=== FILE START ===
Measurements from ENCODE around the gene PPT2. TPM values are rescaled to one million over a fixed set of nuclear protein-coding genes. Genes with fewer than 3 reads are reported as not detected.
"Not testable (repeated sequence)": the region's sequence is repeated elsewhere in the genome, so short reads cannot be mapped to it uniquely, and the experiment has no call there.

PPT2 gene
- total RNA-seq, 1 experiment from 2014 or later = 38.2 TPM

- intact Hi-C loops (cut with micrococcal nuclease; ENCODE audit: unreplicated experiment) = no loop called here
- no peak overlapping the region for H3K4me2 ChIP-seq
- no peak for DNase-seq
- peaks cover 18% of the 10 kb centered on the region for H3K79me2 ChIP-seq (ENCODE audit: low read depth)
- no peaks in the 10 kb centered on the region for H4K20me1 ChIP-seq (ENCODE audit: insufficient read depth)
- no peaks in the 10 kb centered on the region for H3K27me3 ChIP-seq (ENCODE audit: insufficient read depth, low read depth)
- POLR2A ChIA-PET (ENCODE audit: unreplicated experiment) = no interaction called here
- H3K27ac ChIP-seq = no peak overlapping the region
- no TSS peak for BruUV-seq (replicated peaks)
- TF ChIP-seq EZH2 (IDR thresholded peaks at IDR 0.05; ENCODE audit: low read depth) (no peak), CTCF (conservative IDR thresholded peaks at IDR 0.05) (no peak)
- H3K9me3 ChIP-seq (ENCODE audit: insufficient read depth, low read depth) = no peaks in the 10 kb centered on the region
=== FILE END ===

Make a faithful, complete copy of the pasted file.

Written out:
Measurements from ENCODE around the gene PPT2. TPM values are rescaled to one million over a fixed set of nuclear protein-coding genes. Genes with fewer than 3 reads are reported as not detected.
"Not testable (repeated sequence)": the region's sequence is repeated elsewhere in the genome, so short reads cannot be mapped to it uniquely, and the experiment has no call there.

PPT2 gene
- total RNA-seq, 1 experiment from 2014 or later = 38.2 TPM

- intact Hi-C loops (cut with micrococcal nuclease; ENCODE audit: unreplicated experiment) = no loop called here
- no peak overlapping the region for H3K4me2 ChIP-seq
- no peak for DNase-seq
- peaks cover 18% of the 10 kb centered on the region for H3K79me2 ChIP-seq (ENCODE audit: low read depth)
- no peaks in the 10 kb centered on the region for H4K20me1 ChIP-seq (ENCODE audit: insufficient read depth)
- no peaks in the 10 kb centered on the region for H3K27me3 ChIP-seq (ENCODE audit: insufficient read depth, low read depth)
- POLR2A ChIA-PET (ENCODE audit: unreplicated experiment) = no interaction called here
- H3K27ac ChIP-seq = no peak overlapping the region
- no TSS peak for BruUV-seq (replicated peaks)
- TF ChIP-seq EZH2 (IDR thresholded peaks at IDR 0.05; ENCODE audit: low read depth) (no peak), CTCF (conservative IDR thresholded peaks at IDR 0.05) (no peak)
- H3K9me3 ChIP-seq (ENCODE audit: insufficient read depth, low read depth) = no peaks in the 10 kb centered on the region